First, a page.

Mazda is a small Japanese car company – fifth in Japanese-brand U.S. sales behind the "Big Three" of Toyota, Honda and Nissan and just behind distant-fourth Subaru – that prides itself on being different, more youthful and more fun to drive. Hence its "Zoom-Zoom" marketing theme and the goofy toothless grin on the faces of most recent Mazda products.
Now Mazda is taking a very different approach to meeting government and customer demands for fast-increasing fuel efficiency that may (or may not) pay off. Instead of betting billions on plug-in and hybrid vehicles, Mazda's approach is a comprehensive effort to substantially increase the efficiency of every element of every vehicle, beginning with engines and transmissions and continuing through bodies and chassis.
Mazda has been working on these efficiency-enhancing technologies for half a decade and is now applying them – beginning with new powertrains in its revamped 2012 Mazda3 compacts (pictured), which join the vaunted 40-mpg highway economy club – under the marketing name "Skyactiv." Some critics say the name is dumb. To some it may conjure images of flying cars or clear, blue skies over active lifestyles. Mazda says it means, "The sky is the limit."
But what really matters is, how well will it work? And will it sell more Mazdas?
"Our goal is to improve fuel economy globally by 30 percent," says Mazda Motor Corp. Product Planning executive officer Kiyoshi Fujiwara. "And our answer is still the ICE. Our top priority is to radically improve this technology."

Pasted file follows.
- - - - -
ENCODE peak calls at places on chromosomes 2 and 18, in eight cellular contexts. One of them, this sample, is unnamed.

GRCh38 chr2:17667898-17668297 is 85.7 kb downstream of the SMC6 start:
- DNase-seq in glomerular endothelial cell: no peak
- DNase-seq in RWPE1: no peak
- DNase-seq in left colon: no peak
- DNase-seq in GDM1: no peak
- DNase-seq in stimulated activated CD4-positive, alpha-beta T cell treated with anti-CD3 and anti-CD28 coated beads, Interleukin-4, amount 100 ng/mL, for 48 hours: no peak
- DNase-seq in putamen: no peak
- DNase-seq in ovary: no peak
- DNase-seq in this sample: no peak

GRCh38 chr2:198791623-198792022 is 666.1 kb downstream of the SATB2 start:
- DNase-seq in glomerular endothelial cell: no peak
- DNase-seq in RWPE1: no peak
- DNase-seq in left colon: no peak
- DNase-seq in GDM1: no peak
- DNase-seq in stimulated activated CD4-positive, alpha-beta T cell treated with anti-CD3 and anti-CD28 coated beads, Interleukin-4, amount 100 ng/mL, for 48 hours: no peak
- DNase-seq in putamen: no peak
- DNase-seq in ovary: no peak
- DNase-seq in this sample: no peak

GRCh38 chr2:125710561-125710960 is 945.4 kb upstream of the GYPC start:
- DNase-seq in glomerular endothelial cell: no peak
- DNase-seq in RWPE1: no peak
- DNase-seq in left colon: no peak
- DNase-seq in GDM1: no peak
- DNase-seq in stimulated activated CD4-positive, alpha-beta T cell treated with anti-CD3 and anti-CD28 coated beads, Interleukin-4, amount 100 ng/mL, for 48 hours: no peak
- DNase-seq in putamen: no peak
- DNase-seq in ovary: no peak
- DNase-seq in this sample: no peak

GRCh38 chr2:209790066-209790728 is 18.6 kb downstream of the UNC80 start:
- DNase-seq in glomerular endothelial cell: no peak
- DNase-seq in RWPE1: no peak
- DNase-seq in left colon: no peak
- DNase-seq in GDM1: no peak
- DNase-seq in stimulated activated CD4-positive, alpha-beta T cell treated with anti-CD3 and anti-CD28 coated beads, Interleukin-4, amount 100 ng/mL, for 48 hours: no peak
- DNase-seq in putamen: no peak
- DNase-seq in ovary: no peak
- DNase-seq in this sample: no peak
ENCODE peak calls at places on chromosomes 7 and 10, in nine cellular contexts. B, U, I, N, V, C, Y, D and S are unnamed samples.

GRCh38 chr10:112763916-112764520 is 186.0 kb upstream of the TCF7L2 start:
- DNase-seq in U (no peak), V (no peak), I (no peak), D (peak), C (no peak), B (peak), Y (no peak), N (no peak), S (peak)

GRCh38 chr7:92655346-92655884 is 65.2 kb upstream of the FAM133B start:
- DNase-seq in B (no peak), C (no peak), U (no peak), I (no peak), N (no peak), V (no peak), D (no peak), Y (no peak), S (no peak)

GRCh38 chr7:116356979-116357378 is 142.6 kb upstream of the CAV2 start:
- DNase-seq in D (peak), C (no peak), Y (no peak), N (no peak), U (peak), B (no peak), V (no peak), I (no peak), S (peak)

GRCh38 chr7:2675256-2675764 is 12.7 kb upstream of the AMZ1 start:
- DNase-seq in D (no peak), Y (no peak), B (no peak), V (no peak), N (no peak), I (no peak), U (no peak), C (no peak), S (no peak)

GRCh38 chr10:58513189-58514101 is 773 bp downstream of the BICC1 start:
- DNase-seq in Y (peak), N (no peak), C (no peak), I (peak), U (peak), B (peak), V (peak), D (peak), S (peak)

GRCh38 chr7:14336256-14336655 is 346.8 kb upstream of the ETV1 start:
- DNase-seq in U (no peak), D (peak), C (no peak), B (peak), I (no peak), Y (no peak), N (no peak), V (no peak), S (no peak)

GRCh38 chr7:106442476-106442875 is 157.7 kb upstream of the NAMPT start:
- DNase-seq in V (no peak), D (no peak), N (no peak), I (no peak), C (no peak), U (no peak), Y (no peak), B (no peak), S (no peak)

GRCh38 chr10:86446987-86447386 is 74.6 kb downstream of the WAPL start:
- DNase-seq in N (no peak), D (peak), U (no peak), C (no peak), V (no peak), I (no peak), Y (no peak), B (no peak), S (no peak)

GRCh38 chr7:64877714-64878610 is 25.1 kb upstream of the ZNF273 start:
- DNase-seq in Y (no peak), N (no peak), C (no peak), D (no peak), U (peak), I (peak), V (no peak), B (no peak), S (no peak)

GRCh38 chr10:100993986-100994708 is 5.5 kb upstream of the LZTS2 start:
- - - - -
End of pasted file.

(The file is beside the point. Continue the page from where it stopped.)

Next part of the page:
So SkyActiv begins with internal combustion engines, gasoline and diesel, made substantially more efficient through innovative new technologies. Yet, he says, "SkyActiv will retain our 'Zoom-Zoom' brand character."
Fujiwara adds that SkyActiv implementation will employ a "building block" strategy of launching efficiency-enhancing technologies progressively, beginning with the least expensive and leading eventually (inevitably) to vehicle electrification to meet extremely aggressive corporate average fuel economy (CAFE) requirements. The key is putting off the latter until those technologies are further developed and somewhat more affordable.
Another key is applying SkyActiv technologies to a common architecture with enough flexibility to underpin most (maybe all) Mazda products. "Using a bundled product planning approach," he explains, "we can integrate SkyActiv technologies into all Mazda products over time, by ourselves [no OEM technology partners] and remain affordable."
Interestingly, both global SkyActiv-G gas engines and SkyActiv-D diesels share the same 14:1 compression ratio. That is the world's highest CR for a gas engine today and the world's lowest for a diesel. But how does lower compression make a compression-ignited diesel more efficient when the opposite is true for a spark-ignited gas engine?
"The ICE still has substantial losses," says Mazda powertrain development manager Ritaro Isobe. "We needed to reduce them further. Our vision was ideal combustion, and we have applied technology innovation to achieve that."
He calls the 14:1 CR "groundbreaking," though it's a lesser 13:1 in U.S. engines to accommodate our 87-octane regular gas. A "breakthrough" combination of technologies – including direct multi-hole injection, dual VVT, new-design pistons, a unique 4-2-1 exhaust system, shorter combustion duration and delayed ignition during start-up – prevents knock.